GIS Design and Implementation at La Selva
Elizabeth A. Wentz and Joseph A. Bishop
BIOLOGICAL research stations are growing in number and becoming more sophisticated in the services they provide. It is not uncommon for researchers to have access to full meal services, air-conditioned laboratories, libraries, and computers (NSF 1992). More comfortable living combined with access to research equipment allows researchers the opportunity to stay longer at the site, thereby becoming part of an atmosphere that promotes the integration of data, information, and knowledge. One of the mechanisms available for this integration is access to computer-based tools such as GIS and Database Management Systems (DBMS).
Techniques associated with GIS and DBMS are not new to research and government agencies. Their popularity also extends into various disciplines including geography, ecology, and biology (Cromley and Cromley 1987; Michelmore et al. 1991; Roughgarden, Running, and Matson 1991; Wright 1991; Moreno and Heyerdahl 1992). In these fields GIS allows for the combination of diverse, geographically referenced data in a computer environment for storage, query, and analysis. Additionally, GIS provides users with a structured environment in which data from various sources can be integrated and analyzed. For example, it becomes possible to examine impacts of socioeconomic development on biological conservation (Scott et. al. 1993; Sader, Stone, and Joyce 1990). Before the availability of such tools, combining data from multiple sources was difficult and often not attempted. Tools such as a GIS/DBMS in the data collection environment makes this possible.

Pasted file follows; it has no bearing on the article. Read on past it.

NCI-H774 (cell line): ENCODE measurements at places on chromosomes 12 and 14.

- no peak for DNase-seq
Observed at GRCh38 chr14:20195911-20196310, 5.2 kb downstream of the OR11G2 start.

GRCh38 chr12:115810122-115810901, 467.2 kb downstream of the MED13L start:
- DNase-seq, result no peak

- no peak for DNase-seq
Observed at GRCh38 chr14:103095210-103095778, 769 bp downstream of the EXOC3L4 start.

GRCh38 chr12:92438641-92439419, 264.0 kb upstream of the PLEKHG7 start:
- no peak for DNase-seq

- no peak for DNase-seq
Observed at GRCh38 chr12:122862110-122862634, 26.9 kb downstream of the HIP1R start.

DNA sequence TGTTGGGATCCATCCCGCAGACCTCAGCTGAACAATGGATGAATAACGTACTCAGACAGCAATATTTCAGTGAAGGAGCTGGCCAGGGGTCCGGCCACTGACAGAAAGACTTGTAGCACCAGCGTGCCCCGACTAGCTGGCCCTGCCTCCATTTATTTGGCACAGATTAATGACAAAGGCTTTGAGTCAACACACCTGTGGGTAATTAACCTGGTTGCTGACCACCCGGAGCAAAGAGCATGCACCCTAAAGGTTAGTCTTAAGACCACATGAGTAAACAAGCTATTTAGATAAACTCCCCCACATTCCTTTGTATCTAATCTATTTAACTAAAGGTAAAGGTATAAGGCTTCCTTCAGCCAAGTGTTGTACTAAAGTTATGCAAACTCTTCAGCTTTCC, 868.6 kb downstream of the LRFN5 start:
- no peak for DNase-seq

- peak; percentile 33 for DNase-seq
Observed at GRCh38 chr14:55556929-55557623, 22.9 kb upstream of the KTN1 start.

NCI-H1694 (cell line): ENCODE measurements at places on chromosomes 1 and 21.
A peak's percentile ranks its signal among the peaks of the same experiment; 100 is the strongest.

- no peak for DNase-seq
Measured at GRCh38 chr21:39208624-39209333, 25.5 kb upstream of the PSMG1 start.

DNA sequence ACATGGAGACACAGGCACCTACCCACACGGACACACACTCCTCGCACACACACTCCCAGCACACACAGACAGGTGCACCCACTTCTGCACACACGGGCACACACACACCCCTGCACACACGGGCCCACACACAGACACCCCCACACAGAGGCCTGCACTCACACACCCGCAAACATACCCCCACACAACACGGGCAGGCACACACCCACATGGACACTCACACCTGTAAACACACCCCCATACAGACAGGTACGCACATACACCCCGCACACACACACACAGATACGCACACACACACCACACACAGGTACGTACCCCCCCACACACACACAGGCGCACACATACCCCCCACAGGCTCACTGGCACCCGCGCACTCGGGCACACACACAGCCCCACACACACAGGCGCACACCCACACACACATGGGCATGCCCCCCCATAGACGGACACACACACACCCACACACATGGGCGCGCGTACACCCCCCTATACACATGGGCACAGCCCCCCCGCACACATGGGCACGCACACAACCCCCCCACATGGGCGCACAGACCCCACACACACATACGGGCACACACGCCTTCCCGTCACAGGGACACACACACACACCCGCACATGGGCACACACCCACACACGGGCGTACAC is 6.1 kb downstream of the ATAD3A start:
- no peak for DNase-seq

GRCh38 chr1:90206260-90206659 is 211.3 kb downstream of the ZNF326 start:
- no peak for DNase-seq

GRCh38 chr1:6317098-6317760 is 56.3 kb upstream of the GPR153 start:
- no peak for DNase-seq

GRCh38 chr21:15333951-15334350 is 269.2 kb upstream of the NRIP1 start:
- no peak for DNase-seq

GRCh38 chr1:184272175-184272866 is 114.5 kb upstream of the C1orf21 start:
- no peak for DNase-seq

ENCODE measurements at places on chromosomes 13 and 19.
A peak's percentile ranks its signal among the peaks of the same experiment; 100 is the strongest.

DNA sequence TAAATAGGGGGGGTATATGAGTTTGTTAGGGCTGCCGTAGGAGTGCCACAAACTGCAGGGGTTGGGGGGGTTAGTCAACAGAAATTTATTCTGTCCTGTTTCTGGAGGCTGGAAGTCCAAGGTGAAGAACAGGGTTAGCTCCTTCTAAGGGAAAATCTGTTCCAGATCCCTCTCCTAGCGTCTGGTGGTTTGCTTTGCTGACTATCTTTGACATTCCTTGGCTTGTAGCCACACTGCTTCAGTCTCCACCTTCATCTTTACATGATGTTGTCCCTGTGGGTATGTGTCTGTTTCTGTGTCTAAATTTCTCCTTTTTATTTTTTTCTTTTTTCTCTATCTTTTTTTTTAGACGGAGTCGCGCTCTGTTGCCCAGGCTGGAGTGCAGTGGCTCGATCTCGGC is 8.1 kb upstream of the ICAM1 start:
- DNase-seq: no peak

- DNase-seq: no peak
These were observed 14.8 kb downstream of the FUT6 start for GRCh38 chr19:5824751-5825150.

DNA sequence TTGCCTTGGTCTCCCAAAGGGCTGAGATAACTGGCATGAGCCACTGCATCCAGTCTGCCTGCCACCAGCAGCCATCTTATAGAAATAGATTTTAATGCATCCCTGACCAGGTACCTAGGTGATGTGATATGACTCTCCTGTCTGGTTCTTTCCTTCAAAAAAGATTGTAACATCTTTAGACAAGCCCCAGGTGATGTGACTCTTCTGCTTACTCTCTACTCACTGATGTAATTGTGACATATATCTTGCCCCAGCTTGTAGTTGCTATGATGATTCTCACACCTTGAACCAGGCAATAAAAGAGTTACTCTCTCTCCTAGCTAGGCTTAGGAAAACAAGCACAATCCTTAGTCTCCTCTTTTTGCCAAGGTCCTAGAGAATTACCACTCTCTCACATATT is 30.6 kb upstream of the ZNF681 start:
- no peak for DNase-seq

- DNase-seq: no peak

This case study shows how the installation of a GIS/DBMS at one field station—La Selva Biological Station in Costa Rica—is bringing tools for multidisciplinary research directly into the research environment. The important aspects